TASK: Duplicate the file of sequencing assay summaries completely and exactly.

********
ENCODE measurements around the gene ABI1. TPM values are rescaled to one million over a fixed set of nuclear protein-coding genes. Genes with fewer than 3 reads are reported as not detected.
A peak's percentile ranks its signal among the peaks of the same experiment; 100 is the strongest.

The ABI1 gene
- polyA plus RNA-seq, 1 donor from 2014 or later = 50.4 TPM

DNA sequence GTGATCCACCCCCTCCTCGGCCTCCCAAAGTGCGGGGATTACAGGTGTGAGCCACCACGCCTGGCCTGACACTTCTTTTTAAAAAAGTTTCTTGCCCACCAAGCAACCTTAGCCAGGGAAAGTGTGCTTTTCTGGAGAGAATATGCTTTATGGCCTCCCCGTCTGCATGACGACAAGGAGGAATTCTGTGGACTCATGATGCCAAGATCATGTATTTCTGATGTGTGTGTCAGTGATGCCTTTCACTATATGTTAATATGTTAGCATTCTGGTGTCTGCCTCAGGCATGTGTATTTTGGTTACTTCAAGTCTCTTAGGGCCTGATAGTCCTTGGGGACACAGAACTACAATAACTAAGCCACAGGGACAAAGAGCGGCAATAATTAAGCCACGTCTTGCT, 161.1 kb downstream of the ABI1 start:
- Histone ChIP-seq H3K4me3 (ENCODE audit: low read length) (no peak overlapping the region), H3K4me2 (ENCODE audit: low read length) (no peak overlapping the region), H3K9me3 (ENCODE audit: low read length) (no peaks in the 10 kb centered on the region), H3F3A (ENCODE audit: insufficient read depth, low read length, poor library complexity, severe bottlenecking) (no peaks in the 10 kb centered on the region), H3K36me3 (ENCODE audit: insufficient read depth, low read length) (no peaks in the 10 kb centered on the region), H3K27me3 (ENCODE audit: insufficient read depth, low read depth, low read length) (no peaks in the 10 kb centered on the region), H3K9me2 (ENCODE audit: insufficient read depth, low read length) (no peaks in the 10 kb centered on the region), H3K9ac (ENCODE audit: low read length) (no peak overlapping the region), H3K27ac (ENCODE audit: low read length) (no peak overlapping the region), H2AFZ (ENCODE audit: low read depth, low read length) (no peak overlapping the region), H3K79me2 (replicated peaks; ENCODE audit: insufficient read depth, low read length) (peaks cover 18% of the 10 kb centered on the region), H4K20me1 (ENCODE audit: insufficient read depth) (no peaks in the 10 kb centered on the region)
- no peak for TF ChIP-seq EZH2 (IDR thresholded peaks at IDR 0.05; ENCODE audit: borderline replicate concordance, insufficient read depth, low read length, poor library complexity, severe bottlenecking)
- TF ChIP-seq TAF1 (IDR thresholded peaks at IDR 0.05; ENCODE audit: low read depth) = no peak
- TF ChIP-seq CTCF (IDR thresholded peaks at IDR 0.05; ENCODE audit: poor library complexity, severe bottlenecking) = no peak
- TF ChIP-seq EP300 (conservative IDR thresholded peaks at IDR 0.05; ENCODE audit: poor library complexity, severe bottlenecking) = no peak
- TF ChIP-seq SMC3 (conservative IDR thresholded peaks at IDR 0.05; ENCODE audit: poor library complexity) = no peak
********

ENCODE measurements around the gene ABI1. TPM values are rescaled to one million over a fixed set of nuclear protein-coding genes. Genes with fewer than 3 reads are reported as not detected.
A peak's percentile ranks its signal among the peaks of the same experiment; 100 is the strongest.

The ABI1 gene
- polyA plus RNA-seq, 1 donor from 2014 or later = 50.4 TPM

DNA sequence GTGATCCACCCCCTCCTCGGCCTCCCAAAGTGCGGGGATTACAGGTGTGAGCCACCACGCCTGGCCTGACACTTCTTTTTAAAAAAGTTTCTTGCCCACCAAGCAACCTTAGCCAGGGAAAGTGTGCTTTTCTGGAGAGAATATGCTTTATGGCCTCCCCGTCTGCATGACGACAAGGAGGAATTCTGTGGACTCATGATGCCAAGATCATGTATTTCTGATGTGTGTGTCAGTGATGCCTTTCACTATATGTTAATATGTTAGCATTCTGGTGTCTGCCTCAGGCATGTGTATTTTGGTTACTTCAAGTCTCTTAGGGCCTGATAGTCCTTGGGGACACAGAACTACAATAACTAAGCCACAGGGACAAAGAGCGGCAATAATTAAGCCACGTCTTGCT, 161.1 kb downstream of the ABI1 start:
- Histone ChIP-seq H3K4me3 (ENCODE audit: low read length) (no peak overlapping the region), H3K4me2 (ENCODE audit: low read length) (no peak overlapping the region), H3K9me3 (ENCODE audit: low read length) (no peaks in the 10 kb centered on the region), H3F3A (ENCODE audit: insufficient read depth, low read length, poor library complexity, severe bottlenecking) (no peaks in the 10 kb centered on the region), H3K36me3 (ENCODE audit: insufficient read depth, low read length) (no peaks in the 10 kb centered on the region), H3K27me3 (ENCODE audit: insufficient read depth, low read depth, low read length) (no peaks in the 10 kb centered on the region), H3K9me2 (ENCODE audit: insufficient read depth, low read length) (no peaks in the 10 kb centered on the region), H3K9ac (ENCODE audit: low read length) (no peak overlapping the region), H3K27ac (ENCODE audit: low read length) (no peak overlapping the region), H2AFZ (ENCODE audit: low read depth, low read length) (no peak overlapping the region), H3K79me2 (replicated peaks; ENCODE audit: insufficient read depth, low read length) (peaks cover 18% of the 10 kb centered on the region), H4K20me1 (ENCODE audit: insufficient read depth) (no peaks in the 10 kb centered on the region)
- no peak for TF ChIP-seq EZH2 (IDR thresholded peaks at IDR 0.05; ENCODE audit: borderline replicate concordance, insufficient read depth, low read length, poor library complexity, severe bottlenecking)
- TF ChIP-seq TAF1 (IDR thresholded peaks at IDR 0.05; ENCODE audit: low read depth) = no peak
- TF ChIP-seq CTCF (IDR thresholded peaks at IDR 0.05; ENCODE audit: poor library complexity, severe bottlenecking) = no peak
- TF ChIP-seq EP300 (conservative IDR thresholded peaks at IDR 0.05; ENCODE audit: poor library complexity, severe bottlenecking) = no peak
- TF ChIP-seq SMC3 (conservative IDR thresholded peaks at IDR 0.05; ENCODE audit: poor library complexity) = no peak